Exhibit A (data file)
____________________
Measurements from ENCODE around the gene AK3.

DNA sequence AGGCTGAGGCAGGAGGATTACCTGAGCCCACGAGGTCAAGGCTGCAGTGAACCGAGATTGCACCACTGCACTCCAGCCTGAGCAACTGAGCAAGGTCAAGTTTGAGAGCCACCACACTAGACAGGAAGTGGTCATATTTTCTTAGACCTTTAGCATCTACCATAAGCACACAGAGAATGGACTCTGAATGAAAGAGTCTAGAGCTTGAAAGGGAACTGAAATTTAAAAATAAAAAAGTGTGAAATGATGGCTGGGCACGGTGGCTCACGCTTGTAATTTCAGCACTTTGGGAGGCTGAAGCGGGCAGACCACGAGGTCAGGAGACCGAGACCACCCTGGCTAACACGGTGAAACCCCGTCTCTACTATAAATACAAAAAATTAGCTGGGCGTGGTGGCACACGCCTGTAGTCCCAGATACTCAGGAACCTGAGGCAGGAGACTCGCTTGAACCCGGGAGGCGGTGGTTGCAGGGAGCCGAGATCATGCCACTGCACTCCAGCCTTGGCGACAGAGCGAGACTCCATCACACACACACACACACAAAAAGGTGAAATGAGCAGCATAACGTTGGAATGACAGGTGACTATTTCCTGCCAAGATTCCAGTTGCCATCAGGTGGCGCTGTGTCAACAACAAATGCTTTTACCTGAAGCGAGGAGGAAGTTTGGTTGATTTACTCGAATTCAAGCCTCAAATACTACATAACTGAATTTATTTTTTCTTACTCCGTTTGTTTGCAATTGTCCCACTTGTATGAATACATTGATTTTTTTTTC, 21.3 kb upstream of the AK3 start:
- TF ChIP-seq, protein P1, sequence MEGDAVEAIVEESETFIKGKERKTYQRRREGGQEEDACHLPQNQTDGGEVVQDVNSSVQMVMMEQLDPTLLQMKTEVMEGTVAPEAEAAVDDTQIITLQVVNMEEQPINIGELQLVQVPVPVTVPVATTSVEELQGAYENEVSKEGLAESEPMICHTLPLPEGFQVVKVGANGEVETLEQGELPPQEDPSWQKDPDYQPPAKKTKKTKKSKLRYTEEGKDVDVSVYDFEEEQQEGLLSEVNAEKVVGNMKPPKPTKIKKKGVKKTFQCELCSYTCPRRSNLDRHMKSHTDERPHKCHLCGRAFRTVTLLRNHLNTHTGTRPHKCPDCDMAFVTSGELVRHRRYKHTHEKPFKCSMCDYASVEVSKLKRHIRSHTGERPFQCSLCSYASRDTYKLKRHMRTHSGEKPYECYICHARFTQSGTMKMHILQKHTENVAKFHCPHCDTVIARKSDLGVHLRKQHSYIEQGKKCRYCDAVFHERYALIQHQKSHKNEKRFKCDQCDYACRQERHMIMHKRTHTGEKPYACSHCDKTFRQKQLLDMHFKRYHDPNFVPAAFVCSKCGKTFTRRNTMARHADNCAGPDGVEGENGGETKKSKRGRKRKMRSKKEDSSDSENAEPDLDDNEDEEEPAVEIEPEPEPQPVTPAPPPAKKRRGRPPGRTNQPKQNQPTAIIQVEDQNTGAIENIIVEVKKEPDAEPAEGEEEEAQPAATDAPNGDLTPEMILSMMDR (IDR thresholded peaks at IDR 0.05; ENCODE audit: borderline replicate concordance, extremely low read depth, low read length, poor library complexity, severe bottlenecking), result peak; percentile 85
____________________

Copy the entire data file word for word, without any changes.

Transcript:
Measurements from ENCODE around the gene AK3.

DNA sequence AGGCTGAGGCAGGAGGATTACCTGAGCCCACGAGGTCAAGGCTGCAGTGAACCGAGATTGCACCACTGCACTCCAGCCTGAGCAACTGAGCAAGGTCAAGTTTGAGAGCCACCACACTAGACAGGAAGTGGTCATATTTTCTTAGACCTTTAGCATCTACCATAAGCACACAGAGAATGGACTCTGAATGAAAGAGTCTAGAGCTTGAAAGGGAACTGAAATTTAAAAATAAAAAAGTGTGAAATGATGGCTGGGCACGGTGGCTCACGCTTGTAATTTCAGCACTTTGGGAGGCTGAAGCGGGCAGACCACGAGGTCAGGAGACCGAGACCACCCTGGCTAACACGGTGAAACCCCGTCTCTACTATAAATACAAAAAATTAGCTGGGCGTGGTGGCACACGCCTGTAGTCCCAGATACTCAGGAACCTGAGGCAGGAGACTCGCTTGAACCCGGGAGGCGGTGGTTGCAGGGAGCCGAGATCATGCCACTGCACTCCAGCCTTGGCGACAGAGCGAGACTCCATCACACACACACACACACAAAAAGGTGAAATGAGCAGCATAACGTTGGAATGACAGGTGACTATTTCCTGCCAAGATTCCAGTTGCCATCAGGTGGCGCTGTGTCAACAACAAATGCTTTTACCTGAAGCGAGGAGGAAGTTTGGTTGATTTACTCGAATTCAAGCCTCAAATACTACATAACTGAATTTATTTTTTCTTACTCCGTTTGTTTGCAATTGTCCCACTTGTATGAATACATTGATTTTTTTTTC, 21.3 kb upstream of the AK3 start:
- TF ChIP-seq, protein P1, sequence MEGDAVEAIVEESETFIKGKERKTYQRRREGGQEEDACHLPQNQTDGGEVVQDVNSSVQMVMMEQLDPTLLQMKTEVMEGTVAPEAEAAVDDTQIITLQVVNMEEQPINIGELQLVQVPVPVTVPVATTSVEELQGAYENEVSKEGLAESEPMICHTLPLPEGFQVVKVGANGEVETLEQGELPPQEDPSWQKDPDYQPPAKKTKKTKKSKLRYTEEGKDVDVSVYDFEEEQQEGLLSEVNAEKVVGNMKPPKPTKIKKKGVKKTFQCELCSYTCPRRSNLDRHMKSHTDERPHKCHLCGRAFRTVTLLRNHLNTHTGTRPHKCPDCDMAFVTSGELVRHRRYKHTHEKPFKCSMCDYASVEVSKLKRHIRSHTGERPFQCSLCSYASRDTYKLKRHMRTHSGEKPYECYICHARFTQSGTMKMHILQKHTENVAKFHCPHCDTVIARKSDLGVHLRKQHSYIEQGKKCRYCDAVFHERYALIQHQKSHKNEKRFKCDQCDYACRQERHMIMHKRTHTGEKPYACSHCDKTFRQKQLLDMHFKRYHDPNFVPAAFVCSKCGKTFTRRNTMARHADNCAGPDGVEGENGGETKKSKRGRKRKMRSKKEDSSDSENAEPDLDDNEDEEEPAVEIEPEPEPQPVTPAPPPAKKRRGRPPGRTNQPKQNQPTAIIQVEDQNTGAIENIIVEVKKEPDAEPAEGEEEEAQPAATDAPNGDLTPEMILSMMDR (IDR thresholded peaks at IDR 0.05; ENCODE audit: borderline replicate concordance, extremely low read depth, low read length, poor library complexity, severe bottlenecking), result peak; percentile 85